EletiofePortland’s Face-Recognition Ban Is a New Twist on ‘Smart...

Portland’s Face-Recognition Ban Is a New Twist on ‘Smart Cities’


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Portland’s 2016 entry for a $50 million federal contest called the Smart City Challenge described a Pacific Northwest tech-topia. It promised autonomous shuttles, trucks, and cars on city streets, through partnerships with Daimler and Lyft. Sensors from Alphabet’s Sidewalk Labs would monitor people walking and biking around the city to analyze traffic patterns.

The Rose City didn’t win, and four years later there are no self-driving Lyfts on its streets. One thing that has changed: Portland’s conception of what makes a city smart.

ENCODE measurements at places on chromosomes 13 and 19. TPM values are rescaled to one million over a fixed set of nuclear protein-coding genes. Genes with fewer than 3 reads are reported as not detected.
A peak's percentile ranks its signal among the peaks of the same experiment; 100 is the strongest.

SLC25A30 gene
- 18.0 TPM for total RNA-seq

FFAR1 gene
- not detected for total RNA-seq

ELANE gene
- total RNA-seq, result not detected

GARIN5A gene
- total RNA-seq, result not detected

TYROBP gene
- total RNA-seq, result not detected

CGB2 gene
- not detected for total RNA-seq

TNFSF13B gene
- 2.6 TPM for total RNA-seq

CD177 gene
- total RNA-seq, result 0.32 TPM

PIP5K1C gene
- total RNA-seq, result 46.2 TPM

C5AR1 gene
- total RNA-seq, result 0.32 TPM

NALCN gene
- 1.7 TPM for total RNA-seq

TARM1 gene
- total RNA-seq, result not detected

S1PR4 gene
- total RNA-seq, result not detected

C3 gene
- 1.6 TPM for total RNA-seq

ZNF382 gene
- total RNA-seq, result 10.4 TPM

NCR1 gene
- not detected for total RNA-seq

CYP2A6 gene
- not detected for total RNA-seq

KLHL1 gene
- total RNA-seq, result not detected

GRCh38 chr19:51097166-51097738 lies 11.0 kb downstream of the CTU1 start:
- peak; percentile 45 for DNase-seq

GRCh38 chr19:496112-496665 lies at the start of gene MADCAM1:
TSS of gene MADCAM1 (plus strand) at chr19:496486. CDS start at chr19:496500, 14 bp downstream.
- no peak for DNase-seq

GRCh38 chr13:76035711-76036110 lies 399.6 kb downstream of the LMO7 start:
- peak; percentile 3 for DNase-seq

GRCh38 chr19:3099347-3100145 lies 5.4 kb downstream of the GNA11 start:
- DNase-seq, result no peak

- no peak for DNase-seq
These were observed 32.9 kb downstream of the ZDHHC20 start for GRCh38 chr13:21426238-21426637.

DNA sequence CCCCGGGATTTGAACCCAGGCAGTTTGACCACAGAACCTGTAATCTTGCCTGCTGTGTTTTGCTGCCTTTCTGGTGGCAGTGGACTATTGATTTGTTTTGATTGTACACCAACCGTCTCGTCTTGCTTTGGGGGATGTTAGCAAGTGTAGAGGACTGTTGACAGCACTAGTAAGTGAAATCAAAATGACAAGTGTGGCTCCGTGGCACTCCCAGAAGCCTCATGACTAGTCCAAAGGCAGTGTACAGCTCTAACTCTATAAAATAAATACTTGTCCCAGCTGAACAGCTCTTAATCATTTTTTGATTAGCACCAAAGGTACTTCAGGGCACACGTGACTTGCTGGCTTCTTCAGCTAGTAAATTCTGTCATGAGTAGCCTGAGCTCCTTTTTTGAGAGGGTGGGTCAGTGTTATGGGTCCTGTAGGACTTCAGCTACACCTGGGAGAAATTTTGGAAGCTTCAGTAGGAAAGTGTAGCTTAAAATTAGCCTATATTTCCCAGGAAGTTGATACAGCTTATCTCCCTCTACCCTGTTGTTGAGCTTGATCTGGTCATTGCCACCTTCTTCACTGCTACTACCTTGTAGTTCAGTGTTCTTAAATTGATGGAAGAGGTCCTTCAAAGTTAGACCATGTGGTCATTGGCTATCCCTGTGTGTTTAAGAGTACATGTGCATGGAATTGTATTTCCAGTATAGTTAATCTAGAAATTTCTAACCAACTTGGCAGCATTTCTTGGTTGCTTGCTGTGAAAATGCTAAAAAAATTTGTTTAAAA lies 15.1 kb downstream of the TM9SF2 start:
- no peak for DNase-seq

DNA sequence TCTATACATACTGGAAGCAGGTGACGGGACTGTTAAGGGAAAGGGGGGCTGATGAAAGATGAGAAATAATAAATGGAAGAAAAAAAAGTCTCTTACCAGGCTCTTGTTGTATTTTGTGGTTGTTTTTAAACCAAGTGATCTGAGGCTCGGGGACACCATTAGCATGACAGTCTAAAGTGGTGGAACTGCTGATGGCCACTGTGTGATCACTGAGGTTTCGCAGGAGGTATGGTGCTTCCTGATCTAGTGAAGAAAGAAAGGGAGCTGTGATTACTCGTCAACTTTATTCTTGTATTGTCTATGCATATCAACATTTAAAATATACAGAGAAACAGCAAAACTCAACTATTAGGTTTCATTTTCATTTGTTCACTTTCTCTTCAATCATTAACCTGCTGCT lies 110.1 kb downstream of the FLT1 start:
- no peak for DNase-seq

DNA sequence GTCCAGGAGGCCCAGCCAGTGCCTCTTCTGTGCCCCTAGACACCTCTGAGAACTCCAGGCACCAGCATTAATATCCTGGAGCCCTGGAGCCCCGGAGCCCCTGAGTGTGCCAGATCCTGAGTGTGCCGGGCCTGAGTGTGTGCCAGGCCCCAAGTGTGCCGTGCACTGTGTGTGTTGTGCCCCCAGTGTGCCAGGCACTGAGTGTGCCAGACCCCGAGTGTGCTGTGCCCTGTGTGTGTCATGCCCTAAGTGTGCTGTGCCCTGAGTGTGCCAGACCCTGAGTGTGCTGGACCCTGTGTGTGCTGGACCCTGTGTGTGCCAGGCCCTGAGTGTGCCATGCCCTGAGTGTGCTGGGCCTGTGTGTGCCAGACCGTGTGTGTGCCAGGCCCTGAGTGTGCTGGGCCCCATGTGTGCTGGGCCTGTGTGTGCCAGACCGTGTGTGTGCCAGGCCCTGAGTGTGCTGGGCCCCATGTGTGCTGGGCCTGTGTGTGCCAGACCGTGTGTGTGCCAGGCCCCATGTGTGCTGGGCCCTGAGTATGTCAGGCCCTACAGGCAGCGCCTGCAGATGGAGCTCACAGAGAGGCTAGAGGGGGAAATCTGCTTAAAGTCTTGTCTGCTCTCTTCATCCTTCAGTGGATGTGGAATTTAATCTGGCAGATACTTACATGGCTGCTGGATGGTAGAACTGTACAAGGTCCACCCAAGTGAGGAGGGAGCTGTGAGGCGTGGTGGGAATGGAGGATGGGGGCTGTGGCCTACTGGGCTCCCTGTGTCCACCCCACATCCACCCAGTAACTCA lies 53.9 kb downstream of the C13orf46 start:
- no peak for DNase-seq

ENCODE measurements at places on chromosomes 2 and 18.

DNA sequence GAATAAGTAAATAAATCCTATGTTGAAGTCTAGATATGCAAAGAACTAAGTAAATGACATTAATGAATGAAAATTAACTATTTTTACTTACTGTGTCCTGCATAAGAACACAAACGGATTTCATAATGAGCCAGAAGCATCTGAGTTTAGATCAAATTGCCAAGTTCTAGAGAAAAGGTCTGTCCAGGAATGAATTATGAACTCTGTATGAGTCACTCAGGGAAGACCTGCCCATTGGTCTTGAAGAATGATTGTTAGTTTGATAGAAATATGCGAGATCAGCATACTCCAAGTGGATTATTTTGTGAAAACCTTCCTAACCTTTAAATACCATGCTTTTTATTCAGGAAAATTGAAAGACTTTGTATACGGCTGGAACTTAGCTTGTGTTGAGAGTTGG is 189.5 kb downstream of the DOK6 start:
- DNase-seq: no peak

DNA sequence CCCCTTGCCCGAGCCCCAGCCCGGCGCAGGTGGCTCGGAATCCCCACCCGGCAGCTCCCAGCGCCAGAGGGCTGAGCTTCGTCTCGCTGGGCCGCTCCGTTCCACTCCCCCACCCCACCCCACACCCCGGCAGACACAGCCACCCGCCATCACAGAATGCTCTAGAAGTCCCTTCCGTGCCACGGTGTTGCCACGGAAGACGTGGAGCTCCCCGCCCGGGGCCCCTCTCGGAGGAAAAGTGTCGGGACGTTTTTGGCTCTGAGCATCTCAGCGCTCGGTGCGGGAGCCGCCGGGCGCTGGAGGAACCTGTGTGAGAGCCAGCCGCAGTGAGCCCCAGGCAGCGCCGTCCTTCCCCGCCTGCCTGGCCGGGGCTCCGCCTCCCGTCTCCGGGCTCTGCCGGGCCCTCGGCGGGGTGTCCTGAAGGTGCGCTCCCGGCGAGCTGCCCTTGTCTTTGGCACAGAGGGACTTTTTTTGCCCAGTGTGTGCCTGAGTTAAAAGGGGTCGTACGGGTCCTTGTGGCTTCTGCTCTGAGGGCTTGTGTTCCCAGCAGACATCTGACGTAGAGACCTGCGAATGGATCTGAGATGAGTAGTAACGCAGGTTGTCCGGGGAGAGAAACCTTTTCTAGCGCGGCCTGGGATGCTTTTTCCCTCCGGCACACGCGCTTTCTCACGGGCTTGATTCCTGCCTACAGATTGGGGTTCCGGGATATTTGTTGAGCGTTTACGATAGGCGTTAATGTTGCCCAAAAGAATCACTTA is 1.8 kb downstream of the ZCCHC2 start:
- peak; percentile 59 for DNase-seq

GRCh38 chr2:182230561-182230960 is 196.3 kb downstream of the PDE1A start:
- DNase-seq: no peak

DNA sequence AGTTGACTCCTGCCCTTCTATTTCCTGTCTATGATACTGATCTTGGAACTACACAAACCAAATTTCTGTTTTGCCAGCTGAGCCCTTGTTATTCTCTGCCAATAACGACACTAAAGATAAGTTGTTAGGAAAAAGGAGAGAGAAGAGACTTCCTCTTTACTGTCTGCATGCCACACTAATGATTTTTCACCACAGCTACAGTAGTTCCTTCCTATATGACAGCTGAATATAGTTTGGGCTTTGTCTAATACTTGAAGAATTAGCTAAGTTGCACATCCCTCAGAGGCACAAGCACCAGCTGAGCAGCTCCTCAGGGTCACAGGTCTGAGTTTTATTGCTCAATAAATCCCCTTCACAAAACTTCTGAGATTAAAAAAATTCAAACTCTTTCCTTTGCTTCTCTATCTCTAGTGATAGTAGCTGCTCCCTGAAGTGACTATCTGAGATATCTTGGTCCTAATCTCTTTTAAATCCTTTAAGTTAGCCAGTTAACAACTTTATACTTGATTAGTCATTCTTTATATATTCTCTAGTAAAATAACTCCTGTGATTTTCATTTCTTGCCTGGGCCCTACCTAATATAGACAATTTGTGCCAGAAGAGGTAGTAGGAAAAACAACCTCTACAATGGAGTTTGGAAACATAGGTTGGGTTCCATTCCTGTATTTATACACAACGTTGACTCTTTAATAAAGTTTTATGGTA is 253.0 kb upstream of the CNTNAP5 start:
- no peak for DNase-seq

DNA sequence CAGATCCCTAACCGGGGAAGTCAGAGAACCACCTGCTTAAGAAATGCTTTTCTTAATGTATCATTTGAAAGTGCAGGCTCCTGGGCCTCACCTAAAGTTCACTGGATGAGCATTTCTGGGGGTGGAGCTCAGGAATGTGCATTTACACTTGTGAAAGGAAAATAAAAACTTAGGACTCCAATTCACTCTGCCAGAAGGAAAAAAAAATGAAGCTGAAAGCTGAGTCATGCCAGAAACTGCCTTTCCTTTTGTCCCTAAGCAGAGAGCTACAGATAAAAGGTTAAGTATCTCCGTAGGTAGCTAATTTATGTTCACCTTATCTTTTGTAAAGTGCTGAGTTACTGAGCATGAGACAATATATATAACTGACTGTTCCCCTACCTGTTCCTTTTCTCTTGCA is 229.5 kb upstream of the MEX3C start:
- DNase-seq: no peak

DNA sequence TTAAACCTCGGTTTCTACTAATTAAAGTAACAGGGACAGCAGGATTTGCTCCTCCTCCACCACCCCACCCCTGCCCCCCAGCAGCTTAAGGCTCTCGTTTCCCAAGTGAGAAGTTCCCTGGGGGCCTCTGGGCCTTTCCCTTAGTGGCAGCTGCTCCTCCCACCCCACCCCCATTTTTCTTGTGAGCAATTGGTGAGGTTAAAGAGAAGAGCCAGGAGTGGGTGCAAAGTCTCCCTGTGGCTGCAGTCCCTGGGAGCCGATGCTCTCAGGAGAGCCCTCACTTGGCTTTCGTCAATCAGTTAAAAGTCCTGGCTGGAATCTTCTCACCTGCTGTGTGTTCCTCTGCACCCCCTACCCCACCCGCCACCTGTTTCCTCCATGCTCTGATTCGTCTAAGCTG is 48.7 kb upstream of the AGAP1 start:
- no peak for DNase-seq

This month, Portland adopted the nation’s most restrictive laws on face recognition, banning private as well as government use of the technology. The new rules originated in part from a small city office called Smart City PDX that has sought to redefine the buzzword it is named for. Instead of hunting for “smart” new tech, it aims to mediate tech’s impact on citizens. “The focus became the work we need to do before we deploy new technology, especially in BIPOC communities who don’t trust the city to necessarily represent their interests,” says Kevin Martin, who leads Smart City PDX.

That group drafted the ordinances that made Portland the first major US city to restrict private as well as public use of face recognition. The new rules are part of a broader movement by officials around the US to scrutinize tech companies, and of cities deciding that being smart means restricting some technologies.